The head of the International Energy Agency has warned that Europe has not yet won its energy war with Russia despite a big drop in gas prices, urging governments to remain focused on conserving and boosting supplies.
Fatih Birol said that while the EU had largely avoided a full-blown energy crisis following Russia’s weaponisation of gas supplies, which had once sparked fears of widespread shortages and blackouts, next winter could prove a greater challenge if the continent suffered colder weather.
“Russia played the energy card and it did not win . . . but it would be too strong to say that Europe has won the energy battle already,” Birol told the Financial Times.
“I think Europe did a good job, [its strategy has] been a big success. But being overconfident for next winter is risky and it is time to continue and step up efforts for 2023.”
European natural gas prices have fallen as much as 85 per cent since peaking above €300 per megawatt hour in August, as efforts to procure alternative sources, conservation of existing supplies and warmer weather have left ample gas in storage as the end of winter nears.
That has led some industry figures to declare that Moscow has already lost the energy war it unleashed to try and weaken western support for Ukraine, as the first anniversary of Russia’s full-scale invasion approaches on February 24.
Birol said that while Europe had “moved mountains” to ensure it could replace Russian energy and had cut Moscow’s revenues with retaliatory oil sanctions, it could not afford to lose focus on conservation or developing renewable energy sources.
“Some of the achievements made on clean energy and reducing Russia’s revenues are good but it is not a permanent solution. We have had the help of mild weather. We gained some time, which is vital, but there is much more to do.”
Birol has warned that Russia could cut the remaining 20 per cent of prewar gas supplies it still sends to Europe through pipelines via Ukraine and Turkey, while competition for seaborne liquefied natural gas supplies is likely to increase as China’s economy continues to reopen.
That would make refilling European storage facilities over the summer months more challenging and test the continent’s ability to avoid shortages should next winter prove to be particularly cold.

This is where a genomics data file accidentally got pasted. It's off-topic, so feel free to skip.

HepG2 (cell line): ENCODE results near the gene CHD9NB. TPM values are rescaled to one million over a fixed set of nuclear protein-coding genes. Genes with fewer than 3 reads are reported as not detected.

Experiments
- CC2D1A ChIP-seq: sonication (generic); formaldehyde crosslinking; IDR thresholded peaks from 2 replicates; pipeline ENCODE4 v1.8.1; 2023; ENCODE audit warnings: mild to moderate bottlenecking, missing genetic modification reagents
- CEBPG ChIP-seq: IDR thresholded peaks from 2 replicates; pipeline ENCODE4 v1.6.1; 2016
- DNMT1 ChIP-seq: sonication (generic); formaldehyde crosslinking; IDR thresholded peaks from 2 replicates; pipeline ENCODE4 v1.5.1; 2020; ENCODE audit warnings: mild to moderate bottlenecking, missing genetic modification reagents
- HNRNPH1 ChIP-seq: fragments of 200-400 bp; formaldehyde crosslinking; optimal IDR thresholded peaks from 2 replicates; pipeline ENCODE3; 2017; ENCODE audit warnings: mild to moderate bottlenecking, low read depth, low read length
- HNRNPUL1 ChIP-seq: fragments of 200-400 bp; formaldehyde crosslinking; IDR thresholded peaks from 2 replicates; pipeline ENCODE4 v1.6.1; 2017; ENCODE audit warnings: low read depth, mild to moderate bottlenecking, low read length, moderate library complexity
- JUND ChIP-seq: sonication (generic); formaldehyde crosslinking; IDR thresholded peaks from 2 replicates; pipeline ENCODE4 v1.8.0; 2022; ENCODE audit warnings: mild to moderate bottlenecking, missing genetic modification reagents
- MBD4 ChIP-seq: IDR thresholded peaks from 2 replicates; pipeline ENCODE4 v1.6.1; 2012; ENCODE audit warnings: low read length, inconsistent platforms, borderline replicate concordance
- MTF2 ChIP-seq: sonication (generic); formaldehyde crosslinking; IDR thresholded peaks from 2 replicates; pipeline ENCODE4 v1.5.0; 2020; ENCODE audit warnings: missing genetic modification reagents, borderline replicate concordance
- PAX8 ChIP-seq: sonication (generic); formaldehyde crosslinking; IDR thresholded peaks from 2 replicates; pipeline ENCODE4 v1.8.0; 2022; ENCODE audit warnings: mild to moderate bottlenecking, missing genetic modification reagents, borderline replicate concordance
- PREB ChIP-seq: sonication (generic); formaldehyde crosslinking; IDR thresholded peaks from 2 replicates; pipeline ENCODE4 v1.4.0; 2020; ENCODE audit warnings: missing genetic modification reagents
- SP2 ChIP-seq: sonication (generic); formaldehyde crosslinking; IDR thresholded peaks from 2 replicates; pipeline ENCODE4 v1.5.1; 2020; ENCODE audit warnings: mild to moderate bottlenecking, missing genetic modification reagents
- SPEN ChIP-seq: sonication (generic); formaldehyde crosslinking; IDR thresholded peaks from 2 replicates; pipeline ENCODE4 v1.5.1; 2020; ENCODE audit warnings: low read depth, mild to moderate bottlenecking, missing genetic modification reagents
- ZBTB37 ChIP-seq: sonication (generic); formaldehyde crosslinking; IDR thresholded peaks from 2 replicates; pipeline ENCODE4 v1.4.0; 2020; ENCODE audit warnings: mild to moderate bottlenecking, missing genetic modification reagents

He warned in November that a cold winter could leave Europe struggling to refill its gas storage sites to even 65 per cent of capacity by October 2023. But as of Monday Europe’s gas storage levels were already at 64 per cent of capacity, far higher than usual for the time of year.
Despite some European countries increasing their use of highly polluting coal for power generation — to conserve gas for heating and industry — EU emissions fell 2.5 per cent in 2022 because of lower gas usage and the warm start to winter, the IEA chief said.
Birol has been pushing for a longer-term transformation that not only adds renewable energy sources but also ensures a larger proportion of wind turbines or batteries is manufactured in Europe. He has met European Commission President Ursula von der Leyen twice in the past week, arguing the EU needs to ensure it never becomes too reliant on any one country for its energy supplies — or supply chains — again.
“We are entering a new industrial age of clean energy technology manufacturing,” he said. “The two powers [in clean energy manufacturing] are China and the US — relying on one single country is always a bad idea. So if we want diversification Europe is a good candidate.”
European gas prices were still two to three times higher than before Russia’s supply cuts, leaving European industry at a disadvantage. “The European economy is still on its feet — it didn’t see a major economic recession even if they definitely took a big hit,” Birol said.
“But prices are still seven times higher than in the US; electricity prices are three times higher than in China,” he added. “The lasting solution to energy security should be based on clean energy.”